An endless search for love at Cannes
VECDİ SAYAR – CANNESIn our first review we spoke about two films at Cannes this year (“Sea Sorrow” and “Jupiter’s Moon”) focusing on one of the main themes of this year’s festival: The migration crisis. This is only part of the overall crisis in today’s Europe, which includes the degeneration of the political and economic system as well as of human values. Filmmakers at Cannes largely concentrate on these issues; some in a realistic manner and some searching for metaphorical and allegorical styles.
“Happy End” of director Michael Haneke, already a winner of two Golden Palms, is among the best titles of this year’s competition. Haneke depicts the corruption and disintegration of bourgeois society, with this masterfully crafted movie taking in themes of class relations, the migration crisis, loss of human contact, and high technology with humor. The acting of Jean-Louis Trintignant, Isabelle Huppert, Mathieu Kassovitz among others is wonderful and the camera work is impressive.
Similar themes are addressed in “Loveless,” one of my favorites this year. Russian director Andrey Zvyagintsev draws a realistic portrait of a middle-class family in crisis. The film examines abusive behavior between the members of the family, as well as pathologies of a socio-political system, in a realistic style.
Swedish director Ruben Oslund’s “The Square” is another accomplished critique of contemporary society, with an imaginative and humoristic/satirical touch. He examines the nature of relationships in society, as well as the contemporary art world and PR industry. Immigrants also appear in this film, forcing us to question our sincerity in moral issues and our responsibilities.
Another film focusing on human relations is “The Killing of a Sacred Deer.” An Irish production, directed by Greek director Yorgos Lathimos, the film takes an imaginative approach based on Greek mythology. A father is asked to “sacrifice” one of the members of his family for a deed he has done, (the main protagonist is a heart surgeon and he is blamed for the death of a patient during operation). The film has a similar style with the Hungarian film “Jupiter’s Moon,” using metaphors to exceed the boundaries of reality.
Sincerity and humor
Nearly all films in competition emphasize the lack of love in human relations, but they try to avoid cheap sentimentality. One of the best realistic love stories comes from South Korea. Director Hong Sangsoo explores the relationship between the boss of a publishing company, his wife, his ex-lover and a young and beautiful newcomer in “The Day After.” The film has a sensitive approach for all its characters and touches them with humor.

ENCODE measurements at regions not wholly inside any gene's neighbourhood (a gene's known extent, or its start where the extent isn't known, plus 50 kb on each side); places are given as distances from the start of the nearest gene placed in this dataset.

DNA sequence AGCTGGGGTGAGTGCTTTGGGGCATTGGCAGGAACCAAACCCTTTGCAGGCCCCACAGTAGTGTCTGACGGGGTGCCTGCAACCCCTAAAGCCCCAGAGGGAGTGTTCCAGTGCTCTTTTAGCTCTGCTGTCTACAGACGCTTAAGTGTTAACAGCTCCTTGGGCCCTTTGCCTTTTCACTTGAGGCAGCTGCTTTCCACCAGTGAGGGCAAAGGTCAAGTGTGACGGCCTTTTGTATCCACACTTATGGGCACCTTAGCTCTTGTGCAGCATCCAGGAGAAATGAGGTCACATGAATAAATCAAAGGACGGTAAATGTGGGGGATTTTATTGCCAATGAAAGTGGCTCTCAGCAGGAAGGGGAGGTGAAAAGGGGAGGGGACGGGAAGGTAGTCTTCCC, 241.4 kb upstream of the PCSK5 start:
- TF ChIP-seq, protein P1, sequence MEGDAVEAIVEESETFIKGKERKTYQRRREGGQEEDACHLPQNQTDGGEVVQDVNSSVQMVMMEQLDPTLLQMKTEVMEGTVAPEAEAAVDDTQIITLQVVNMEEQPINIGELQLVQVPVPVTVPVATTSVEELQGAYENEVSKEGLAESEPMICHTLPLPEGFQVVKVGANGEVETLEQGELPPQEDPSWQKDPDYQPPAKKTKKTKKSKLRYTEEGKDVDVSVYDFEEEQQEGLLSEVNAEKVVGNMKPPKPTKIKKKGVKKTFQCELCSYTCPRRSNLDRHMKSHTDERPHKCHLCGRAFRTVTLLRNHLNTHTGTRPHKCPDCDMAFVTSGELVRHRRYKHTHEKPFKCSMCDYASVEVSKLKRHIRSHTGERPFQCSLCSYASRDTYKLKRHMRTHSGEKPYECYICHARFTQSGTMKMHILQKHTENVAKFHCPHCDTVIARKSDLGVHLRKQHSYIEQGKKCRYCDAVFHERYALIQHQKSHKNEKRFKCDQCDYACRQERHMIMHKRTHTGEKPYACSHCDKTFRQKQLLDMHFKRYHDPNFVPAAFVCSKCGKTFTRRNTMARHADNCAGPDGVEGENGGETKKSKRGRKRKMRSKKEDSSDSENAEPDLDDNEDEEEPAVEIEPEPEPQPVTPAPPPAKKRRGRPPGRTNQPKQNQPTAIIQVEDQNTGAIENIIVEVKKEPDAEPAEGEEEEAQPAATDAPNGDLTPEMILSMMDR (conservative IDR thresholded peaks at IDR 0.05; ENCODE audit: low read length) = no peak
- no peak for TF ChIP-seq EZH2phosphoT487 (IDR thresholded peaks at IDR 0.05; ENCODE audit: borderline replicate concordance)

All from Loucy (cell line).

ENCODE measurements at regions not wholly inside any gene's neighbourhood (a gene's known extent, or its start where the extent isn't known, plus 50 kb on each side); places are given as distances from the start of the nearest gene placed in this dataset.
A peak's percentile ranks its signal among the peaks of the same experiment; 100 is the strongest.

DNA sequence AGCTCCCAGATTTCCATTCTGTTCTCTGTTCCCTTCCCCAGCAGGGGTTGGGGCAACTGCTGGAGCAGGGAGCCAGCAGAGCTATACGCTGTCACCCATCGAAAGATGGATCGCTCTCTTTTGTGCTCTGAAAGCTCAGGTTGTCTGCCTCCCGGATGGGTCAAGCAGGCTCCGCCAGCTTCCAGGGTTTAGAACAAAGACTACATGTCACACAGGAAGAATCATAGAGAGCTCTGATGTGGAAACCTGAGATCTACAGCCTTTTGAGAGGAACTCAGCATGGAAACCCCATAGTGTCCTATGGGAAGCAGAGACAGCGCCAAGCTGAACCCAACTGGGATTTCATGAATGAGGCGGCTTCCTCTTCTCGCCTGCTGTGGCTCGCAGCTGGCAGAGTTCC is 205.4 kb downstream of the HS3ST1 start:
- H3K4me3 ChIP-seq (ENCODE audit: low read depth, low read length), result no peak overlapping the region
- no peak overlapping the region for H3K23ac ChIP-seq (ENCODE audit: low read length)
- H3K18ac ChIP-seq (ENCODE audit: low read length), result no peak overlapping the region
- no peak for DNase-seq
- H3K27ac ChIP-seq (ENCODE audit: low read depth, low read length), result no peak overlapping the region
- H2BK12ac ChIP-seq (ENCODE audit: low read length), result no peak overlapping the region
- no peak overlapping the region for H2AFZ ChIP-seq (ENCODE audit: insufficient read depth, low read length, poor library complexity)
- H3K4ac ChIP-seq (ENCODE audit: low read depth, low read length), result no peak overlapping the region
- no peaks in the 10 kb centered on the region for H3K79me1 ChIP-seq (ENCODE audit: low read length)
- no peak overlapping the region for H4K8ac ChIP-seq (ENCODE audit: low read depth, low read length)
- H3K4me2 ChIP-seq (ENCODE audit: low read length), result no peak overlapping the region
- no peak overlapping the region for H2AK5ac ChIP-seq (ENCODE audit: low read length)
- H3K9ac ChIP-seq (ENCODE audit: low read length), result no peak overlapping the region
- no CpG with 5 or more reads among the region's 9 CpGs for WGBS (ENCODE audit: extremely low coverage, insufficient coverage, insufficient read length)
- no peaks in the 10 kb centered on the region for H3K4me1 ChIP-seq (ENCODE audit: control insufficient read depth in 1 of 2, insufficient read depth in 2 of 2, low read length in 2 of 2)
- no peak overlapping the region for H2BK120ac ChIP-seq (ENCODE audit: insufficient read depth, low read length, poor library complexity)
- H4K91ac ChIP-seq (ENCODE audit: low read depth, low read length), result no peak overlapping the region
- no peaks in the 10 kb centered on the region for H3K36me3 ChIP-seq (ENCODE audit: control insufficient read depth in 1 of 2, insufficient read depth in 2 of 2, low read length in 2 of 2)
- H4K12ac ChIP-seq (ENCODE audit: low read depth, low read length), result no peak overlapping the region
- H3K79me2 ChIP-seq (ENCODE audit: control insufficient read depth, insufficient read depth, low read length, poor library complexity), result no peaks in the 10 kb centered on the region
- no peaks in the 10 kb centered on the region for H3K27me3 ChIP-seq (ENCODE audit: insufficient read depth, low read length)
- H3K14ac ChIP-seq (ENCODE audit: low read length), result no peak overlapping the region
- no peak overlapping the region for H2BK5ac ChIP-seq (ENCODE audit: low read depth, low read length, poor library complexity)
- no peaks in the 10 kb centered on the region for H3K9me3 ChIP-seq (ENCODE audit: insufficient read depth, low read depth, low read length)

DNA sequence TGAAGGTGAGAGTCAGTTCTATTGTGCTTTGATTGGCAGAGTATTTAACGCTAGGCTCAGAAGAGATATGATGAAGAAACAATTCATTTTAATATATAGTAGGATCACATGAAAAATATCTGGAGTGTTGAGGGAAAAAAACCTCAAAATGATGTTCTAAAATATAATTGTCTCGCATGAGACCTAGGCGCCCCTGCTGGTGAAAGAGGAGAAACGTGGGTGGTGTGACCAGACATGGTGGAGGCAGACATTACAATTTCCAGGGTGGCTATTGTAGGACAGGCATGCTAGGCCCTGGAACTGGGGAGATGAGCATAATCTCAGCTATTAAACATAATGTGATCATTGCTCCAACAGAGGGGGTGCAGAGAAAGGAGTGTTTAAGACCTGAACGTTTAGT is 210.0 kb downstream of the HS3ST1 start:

Another film focusing on the theme of the search for love is “Redoubtable” by Michel Hazanivicius. This time the story unfolds on a real character, the legendary French New Wave director Jean-Luc Godard and his lover/actress Anne Wiazemsky. Hazanivicius presents the events of the year of revolt, 1968, as the background of the love-story, and creates a humorous critique of the renowned director as well as the story of a generation. Though totally rejected by many critics, this is a likeable and sincere film, but it is unlikely to get a prize (it is also said that Godard himself has seen the film and hates it).
Another entertaining picture, with ecological and anti-capitalistic themes, is a love story between a child and a super-pig (an example of a new generation with altered DNA), “Okja” by South Korean director Bong Joon Ho. It also has little chance of an award, since the jury president Pedro Almodovar has openly stated that a film produced for a digital platform (Netflix) without a theatrical release should not be competing in Cannes. But still it is a charming and imaginative piece.
“Rodin” is another love story, told in a classical style, in which Jacques Doillon comments on the well-known relationship of August Rodin and his apprentice-turned-lover Camille Claudel from a totally new point of view. His Rodin, played masterfully by Vincent London, is drawn in such a precision and sincerity that, despite his treachery to his wife, we like him and we follow the story through his point of view, thus avoiding the politically correct approach of seeing Camille as the victim of a monster artist!
In “Radiance,” Japanese director Naomi Kawase looks into the world of visually impaired people through the relationship of a young woman who writes film audio descriptions and a partially-sighted photographer. It is a beautiful picture, emphasizing the lack of “beauty” in our everyday lives.
Robin Campillo’s “Beats Per Minute,” mostly due to its political engagement, is a favorite film for many critics. The film is a gay love story, with a backdrop of post-1989 activism in the “Act Up” community in Paris. It is not a great film in my opinion, but it has a chance of getting a prize due to its content.
The screenings have not yet finished, but at this point we can say that this year’s line-up is OK (not as strong as it has been in the past). Artistic director Thierry Fremaux has largely opted for films tackling personal rather than political issues, leaving some of the most direct political films to the sections “Un Certain Regard’ and “Special Screenings.”